All Americans share a responsibility to prevent bullying, President Barack Obama said Thursday, as stakeholders met at the White House to tackle an issue that disproportionately affects those with disabilities.

“Bullying can have destructive consequences for our young people and it’s not something we have to accept,” Obama said, acknowledging that he was taunted himself as a child.

The president said the gathering of about 150 students, parents, teachers, advocates and policymakers was intended to, “dispel the myth that bullying is just a harmless rite of passage or an inevitable part of growing up.”

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The White House cited figures suggesting that almost one in three schoolchildren are bullied each year.

“It’s also more likely to affect kids that are seen as different, whether it’s because of the color of their skin, the clothes they wear, the disability they may have or sexual orientation,” Obama said.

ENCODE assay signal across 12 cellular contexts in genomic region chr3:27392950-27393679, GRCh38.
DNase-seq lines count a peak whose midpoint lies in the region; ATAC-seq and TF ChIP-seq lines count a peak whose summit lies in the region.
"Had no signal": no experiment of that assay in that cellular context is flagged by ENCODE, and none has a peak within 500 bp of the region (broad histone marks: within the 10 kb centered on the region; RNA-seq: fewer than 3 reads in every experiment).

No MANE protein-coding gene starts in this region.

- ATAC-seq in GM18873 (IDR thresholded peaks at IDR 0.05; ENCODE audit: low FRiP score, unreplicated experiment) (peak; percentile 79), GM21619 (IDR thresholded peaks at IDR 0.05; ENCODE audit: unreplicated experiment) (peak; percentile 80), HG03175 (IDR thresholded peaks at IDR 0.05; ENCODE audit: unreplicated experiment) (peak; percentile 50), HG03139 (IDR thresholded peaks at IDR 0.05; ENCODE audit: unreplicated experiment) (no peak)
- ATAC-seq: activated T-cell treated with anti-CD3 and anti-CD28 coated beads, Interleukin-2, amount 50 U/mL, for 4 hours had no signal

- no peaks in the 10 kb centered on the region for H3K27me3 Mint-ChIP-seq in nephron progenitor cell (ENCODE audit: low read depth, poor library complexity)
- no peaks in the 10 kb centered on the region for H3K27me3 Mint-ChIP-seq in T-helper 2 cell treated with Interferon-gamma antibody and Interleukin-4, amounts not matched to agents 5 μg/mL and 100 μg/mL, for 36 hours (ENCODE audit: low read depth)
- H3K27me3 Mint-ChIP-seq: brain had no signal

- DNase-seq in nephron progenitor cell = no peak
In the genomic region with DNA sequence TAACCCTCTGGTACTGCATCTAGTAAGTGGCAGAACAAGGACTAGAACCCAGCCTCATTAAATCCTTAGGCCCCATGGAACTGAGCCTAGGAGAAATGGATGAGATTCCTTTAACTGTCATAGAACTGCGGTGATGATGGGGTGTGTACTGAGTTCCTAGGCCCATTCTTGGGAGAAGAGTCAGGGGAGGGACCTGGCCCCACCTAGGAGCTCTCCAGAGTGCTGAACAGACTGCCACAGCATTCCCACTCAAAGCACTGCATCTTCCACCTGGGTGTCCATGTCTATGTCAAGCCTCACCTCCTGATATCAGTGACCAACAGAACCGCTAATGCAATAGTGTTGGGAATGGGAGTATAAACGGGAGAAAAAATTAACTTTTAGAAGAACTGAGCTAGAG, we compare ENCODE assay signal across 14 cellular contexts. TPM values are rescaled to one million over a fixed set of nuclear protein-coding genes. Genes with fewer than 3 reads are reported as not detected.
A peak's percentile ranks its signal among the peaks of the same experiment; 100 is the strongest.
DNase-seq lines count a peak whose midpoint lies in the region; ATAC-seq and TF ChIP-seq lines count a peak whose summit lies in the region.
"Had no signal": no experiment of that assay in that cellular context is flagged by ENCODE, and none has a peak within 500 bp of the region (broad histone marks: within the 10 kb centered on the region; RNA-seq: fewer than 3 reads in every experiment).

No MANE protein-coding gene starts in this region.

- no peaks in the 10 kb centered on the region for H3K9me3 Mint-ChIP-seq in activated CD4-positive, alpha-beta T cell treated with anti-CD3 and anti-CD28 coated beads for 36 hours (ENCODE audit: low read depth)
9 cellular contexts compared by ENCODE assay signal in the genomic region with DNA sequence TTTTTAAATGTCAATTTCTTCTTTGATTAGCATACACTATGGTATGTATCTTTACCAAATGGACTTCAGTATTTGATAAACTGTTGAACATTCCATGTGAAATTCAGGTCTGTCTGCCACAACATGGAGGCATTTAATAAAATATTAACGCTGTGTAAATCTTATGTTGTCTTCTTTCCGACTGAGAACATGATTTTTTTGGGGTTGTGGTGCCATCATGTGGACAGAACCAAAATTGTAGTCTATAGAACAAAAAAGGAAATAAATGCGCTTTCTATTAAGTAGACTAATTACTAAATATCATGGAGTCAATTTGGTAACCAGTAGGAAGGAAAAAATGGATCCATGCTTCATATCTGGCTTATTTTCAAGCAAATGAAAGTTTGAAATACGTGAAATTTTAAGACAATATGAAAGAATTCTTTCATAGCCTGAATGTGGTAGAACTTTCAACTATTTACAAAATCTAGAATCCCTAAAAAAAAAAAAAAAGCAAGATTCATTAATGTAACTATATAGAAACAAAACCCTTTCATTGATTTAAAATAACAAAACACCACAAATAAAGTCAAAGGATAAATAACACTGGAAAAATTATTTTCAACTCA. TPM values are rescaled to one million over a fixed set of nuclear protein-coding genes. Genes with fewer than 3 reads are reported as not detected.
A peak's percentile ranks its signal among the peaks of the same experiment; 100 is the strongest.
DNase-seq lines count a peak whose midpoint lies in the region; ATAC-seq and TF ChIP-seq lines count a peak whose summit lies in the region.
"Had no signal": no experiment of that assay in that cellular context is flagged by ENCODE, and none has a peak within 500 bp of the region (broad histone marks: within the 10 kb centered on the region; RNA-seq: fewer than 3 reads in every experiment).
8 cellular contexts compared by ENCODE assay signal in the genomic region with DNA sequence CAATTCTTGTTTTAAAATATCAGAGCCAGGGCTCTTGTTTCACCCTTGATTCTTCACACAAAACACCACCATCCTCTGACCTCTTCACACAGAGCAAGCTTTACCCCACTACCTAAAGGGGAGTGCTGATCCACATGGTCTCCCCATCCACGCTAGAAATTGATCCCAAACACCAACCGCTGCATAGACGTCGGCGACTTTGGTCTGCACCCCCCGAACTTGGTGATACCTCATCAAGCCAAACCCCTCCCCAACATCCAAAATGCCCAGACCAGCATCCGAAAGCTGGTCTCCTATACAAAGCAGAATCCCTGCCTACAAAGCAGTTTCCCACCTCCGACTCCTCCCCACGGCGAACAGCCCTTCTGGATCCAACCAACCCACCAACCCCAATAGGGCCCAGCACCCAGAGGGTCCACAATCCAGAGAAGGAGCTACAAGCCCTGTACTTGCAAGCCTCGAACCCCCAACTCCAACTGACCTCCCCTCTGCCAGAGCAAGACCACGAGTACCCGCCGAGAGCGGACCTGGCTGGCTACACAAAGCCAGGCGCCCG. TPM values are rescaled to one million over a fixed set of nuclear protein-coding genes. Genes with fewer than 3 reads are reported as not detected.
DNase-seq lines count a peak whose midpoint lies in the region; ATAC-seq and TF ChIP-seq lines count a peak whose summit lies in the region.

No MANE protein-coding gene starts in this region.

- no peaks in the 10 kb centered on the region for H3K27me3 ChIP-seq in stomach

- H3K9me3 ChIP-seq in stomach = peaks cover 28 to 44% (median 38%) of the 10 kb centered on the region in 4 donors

To that end, a handful of disability advocates and at least one high school student with a disability were in attendance at the invitation-only event, which featured a series of breakout sessions on topics ranging from cyberbullying to school policies.

The student, Ian Forster, 16 — who has cerebral palsy, epilepsy and paralysis on one side of his body — was dumped out of his wheelchair by another student at his Michigan school in addition to other forms of harassment. The bullying went unaddressed by Forster’s school until a legal team from the Michigan Protection and Advocacy Service stepped in on his behalf.

In addition to those who experienced bullying first hand, many students who attended the conference are actively working on initiatives to prevent bullying at their schools.

In conjunction with the conference Thursday, the White House announced new efforts in cooperation with Facebook, MTV and several education organizations to prevent and address bullying.